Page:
1. Upon awakening, recite,write, or think about a gratitude list. Always begin with the gift of breath. Without breath, we’d have no life. My spirit is so rebellious at times that many days my gratitude list included only my breath. But having gratitude for even one thing was a growth from having no gratitude. Do 5 minutes of deep breathing–relish the feeling good lungs gives you.
2. Living with a positive mind is a continual discipline. Remember your thoughts are your choice. You need to learn to tune in to your thoughts. If you are thinking negative, you’re feeling negative. Is anything getting better with the choice of negativity? Be careful not to condemn or judge yourself as these choices are negative also. Learn how to get a check on the committee of voices that live in your head. Become your “observer self “when you are feeling negative. Change your thoughts and change your feelings.
3. Exercising your body daily for 15-30 minutes. The exercise can be divided into segments but it generally takes 20 minutes of exercise to change your level of metabolism.
4. The type or kind of food you eat isn’t as important as the portion. Count the calories or guess at the total calories involved. Use a small plate at every meal as a way to keep a check on the quantity of food eaten.
5. Help others every day. When I started this practice, I made it a rule to call 3 people that I ordinarily wouldn’t call in order to monitor my motives in helping others. My condition for myself on these calls was that the help had to be only for them and couldn’t include anything I might want from them for myself.
6. Spend some quality time with yourself enjoying or discovering your personality. This practice can be added to your meditation daily as you ask the God of your understanding to guide you.
7. As you let go of judgment, you learn to love yourself. Anyone else that you tear down, tears you down, too. Use the mental picture of throwing mud and notice that you get dirty. As Maya Angelou reminds us, “We did the best we could, and when we knew better, we did better.”
8. Begin acquiring books that are easy to pick up and review. Each day choose one section of a book to reflect on for the rest of the day. Even if you just have time to copy down a sentence, it will give you a path of self-improvement to follow.
I have given up many addictions since I quit drinking Nov. 24, 1976. But losing weight is really starting to kick my butt. The main problem with letting go of food addiction is that you can’t just give up food. As I heard years ago, learning a healthier way to live with food is like living in a cage and inviting a lion in to live with you. You have to learn how to be friends with the lion.
I have lost 13 pounds since the beginning of 2015, but the last 2-3 pounds keep comig back on. Not fun, going to the scales I use at our clubhouse and finding I weigh more again. So I have begun to study intermittant fasting. I try a variety of it one night a week (my variety of going as long as I can fom Saturday PM until Sunday PM).
I choose not to start a vigorous form of exercise because I know it isn’t the way I will choose to live after the weight loss period is finished. I do ride my bike two times daily for 20 minutes each time. I love riding my bike so I can see myself continuing this in my life.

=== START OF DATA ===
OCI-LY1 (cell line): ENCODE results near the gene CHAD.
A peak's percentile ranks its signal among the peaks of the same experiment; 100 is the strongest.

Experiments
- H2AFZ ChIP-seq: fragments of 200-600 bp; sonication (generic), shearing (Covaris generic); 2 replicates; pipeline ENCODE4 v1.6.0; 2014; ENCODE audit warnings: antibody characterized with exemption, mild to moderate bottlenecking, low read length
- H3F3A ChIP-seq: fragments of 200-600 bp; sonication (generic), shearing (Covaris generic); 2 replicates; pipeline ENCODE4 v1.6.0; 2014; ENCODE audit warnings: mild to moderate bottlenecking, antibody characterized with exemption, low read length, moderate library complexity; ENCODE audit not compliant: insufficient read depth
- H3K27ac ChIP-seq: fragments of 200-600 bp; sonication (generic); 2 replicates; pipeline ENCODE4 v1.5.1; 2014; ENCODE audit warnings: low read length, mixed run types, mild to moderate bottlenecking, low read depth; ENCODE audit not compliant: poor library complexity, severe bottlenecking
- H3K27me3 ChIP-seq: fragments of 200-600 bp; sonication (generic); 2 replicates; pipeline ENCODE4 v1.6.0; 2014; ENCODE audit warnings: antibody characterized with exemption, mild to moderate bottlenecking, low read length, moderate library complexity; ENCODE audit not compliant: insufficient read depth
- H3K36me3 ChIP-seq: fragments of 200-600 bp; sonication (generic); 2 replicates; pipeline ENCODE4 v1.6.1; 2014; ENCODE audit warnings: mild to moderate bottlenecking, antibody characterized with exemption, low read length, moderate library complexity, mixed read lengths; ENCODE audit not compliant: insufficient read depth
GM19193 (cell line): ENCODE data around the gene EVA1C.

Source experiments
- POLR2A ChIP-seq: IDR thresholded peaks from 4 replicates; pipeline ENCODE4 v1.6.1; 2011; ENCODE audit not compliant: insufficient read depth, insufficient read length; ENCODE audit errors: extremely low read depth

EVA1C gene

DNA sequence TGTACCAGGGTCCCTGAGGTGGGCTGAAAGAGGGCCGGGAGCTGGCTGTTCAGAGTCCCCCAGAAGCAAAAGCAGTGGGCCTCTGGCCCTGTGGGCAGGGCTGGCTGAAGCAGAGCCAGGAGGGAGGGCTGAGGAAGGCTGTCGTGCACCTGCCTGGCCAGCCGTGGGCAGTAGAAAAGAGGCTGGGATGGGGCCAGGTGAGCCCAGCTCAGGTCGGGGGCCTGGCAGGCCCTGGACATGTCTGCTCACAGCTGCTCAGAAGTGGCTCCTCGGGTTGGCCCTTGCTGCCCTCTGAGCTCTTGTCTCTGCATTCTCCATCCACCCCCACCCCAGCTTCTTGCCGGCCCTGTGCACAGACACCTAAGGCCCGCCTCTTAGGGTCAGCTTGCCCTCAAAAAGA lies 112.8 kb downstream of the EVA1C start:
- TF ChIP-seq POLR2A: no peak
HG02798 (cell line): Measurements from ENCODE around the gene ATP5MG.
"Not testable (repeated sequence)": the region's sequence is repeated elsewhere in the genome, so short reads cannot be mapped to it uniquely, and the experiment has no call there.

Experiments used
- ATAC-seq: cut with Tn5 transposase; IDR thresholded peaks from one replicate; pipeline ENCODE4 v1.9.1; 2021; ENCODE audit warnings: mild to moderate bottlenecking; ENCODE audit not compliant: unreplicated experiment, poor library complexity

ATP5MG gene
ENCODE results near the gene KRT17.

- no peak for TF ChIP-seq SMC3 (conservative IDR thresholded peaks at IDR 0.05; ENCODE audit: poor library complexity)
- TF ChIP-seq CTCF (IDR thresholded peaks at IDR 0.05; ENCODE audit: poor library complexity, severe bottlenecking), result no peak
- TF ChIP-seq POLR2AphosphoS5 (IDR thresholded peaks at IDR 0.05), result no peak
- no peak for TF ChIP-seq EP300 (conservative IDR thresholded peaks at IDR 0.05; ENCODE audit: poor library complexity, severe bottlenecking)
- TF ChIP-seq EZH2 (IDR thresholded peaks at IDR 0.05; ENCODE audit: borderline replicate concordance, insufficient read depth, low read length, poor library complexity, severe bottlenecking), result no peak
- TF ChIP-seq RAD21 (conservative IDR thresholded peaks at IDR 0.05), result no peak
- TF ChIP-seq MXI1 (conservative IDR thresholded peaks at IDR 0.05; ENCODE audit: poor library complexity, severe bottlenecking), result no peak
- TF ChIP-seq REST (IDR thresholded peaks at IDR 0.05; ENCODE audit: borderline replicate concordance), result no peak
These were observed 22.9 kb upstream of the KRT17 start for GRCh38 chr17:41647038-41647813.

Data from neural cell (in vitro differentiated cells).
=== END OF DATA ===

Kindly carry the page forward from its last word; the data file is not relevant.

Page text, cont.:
To begin my study, I learned that intermittent fasting means resticting my food intake to the same certain hours each day. The chart on this page suggests 12-6 PM. I have preferred a 10 AM-4 PM window. I have been eating this way for a few months now. Then on Saturday nights, I have added not beginning to eat on Sundays until the afternooon. I usually go 20 hours without food during this time period.
From Peak Fitness by Dr, Mercola:
“One of the primary mechanisms that makes intermittent fasting so beneficial for health is related to its impact on your insulin sensitivity. While sugar is a source of energy for your body, it also promotes insulin resistance when consumed in the amounts found in our modern processed food diets. Insulin resistance, in turn, is a primary driver of chronic disease—from heart disease to cancer. Mounting research confirms that when your body becomes accustomed to burning FAT instead of sugar as its primary fuel, you rather dramatically reduce your risk of chronic disease. Becoming fat adapted may even be a key strategy for both cancer prevention and treatment, as cancer cells cannot utilize fat for fuel—they need sugar to thrive.”
“In short, fasting increases insulin sensitivity along with mitochondrial energy efficiency, thereby retarding aging and disease, which are typically associated with loss of insulin sensitivity and declined mitochondrial energy.”
“Two additional mechanisms by which fasting benefits your body include:
“Reducing oxidative stress – Fasting decreases the accumulation of oxidative radicals in the cell, and thereby prevents oxidative damage to cellular proteins, lipids, and nucleic acids associated with aging and disease.”
“Increasing capacity to resist stress, disease and aging – Fasting induces a cellular stress response (similar to that induced by exercise) in which cells up-regulate the expression of genes that increase the capacity to cope with stress and resist disease and aging.”
Some more articles about intemittent fasting:
The Beginner’s Guide to Intermittent Fasting by Nero Fitness
The Beginner’s Guide to Intermittent Fasting by James Clear